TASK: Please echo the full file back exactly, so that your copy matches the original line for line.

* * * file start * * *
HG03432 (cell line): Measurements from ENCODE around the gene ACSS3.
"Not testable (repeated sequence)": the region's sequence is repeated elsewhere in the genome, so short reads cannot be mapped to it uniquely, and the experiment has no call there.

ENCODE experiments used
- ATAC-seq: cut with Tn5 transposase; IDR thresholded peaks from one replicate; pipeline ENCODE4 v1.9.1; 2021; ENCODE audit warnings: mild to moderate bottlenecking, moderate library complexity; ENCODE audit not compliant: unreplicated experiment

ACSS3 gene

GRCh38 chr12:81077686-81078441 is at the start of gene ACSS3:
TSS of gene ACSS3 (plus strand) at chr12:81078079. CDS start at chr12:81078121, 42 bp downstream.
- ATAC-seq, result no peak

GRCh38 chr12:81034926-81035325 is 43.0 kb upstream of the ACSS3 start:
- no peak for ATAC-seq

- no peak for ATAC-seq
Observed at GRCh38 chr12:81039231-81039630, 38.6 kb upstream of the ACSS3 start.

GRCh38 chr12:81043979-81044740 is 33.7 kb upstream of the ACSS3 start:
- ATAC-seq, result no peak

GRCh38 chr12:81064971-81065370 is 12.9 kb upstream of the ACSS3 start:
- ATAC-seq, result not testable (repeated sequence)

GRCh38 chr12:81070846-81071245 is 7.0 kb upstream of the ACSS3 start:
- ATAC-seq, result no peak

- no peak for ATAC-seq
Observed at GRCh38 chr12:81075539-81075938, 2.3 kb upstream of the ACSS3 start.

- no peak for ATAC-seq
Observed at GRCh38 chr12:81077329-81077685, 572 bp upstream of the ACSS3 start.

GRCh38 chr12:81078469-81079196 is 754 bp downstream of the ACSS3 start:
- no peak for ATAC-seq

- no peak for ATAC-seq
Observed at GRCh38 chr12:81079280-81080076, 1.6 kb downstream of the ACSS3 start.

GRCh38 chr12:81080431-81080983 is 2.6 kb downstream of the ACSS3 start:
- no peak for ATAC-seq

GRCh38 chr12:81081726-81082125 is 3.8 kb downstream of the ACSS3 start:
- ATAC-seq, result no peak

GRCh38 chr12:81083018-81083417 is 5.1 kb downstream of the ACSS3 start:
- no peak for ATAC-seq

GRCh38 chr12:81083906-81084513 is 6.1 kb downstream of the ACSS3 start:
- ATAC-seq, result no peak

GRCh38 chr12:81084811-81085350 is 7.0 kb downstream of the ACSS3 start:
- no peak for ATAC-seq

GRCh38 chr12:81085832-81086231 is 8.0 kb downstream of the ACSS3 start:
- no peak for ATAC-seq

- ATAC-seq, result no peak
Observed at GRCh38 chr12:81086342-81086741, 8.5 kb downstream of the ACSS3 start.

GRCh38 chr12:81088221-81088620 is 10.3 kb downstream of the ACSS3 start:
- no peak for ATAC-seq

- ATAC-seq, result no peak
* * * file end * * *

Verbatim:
HG03432 (cell line): Measurements from ENCODE around the gene ACSS3.
"Not testable (repeated sequence)": the region's sequence is repeated elsewhere in the genome, so short reads cannot be mapped to it uniquely, and the experiment has no call there.

ENCODE experiments used
- ATAC-seq: cut with Tn5 transposase; IDR thresholded peaks from one replicate; pipeline ENCODE4 v1.9.1; 2021; ENCODE audit warnings: mild to moderate bottlenecking, moderate library complexity; ENCODE audit not compliant: unreplicated experiment

ACSS3 gene

GRCh38 chr12:81077686-81078441 is at the start of gene ACSS3:
TSS of gene ACSS3 (plus strand) at chr12:81078079. CDS start at chr12:81078121, 42 bp downstream.
- ATAC-seq, result no peak

GRCh38 chr12:81034926-81035325 is 43.0 kb upstream of the ACSS3 start:
- no peak for ATAC-seq

- no peak for ATAC-seq
Observed at GRCh38 chr12:81039231-81039630, 38.6 kb upstream of the ACSS3 start.

GRCh38 chr12:81043979-81044740 is 33.7 kb upstream of the ACSS3 start:
- ATAC-seq, result no peak

GRCh38 chr12:81064971-81065370 is 12.9 kb upstream of the ACSS3 start:
- ATAC-seq, result not testable (repeated sequence)

GRCh38 chr12:81070846-81071245 is 7.0 kb upstream of the ACSS3 start:
- ATAC-seq, result no peak

- no peak for ATAC-seq
Observed at GRCh38 chr12:81075539-81075938, 2.3 kb upstream of the ACSS3 start.

- no peak for ATAC-seq
Observed at GRCh38 chr12:81077329-81077685, 572 bp upstream of the ACSS3 start.

GRCh38 chr12:81078469-81079196 is 754 bp downstream of the ACSS3 start:
- no peak for ATAC-seq

- no peak for ATAC-seq
Observed at GRCh38 chr12:81079280-81080076, 1.6 kb downstream of the ACSS3 start.

GRCh38 chr12:81080431-81080983 is 2.6 kb downstream of the ACSS3 start:
- no peak for ATAC-seq

GRCh38 chr12:81081726-81082125 is 3.8 kb downstream of the ACSS3 start:
- ATAC-seq, result no peak

GRCh38 chr12:81083018-81083417 is 5.1 kb downstream of the ACSS3 start:
- no peak for ATAC-seq

GRCh38 chr12:81083906-81084513 is 6.1 kb downstream of the ACSS3 start:
- ATAC-seq, result no peak

GRCh38 chr12:81084811-81085350 is 7.0 kb downstream of the ACSS3 start:
- no peak for ATAC-seq

GRCh38 chr12:81085832-81086231 is 8.0 kb downstream of the ACSS3 start:
- no peak for ATAC-seq

- ATAC-seq, result no peak
Observed at GRCh38 chr12:81086342-81086741, 8.5 kb downstream of the ACSS3 start.

GRCh38 chr12:81088221-81088620 is 10.3 kb downstream of the ACSS3 start:
- no peak for ATAC-seq

- ATAC-seq, result no peak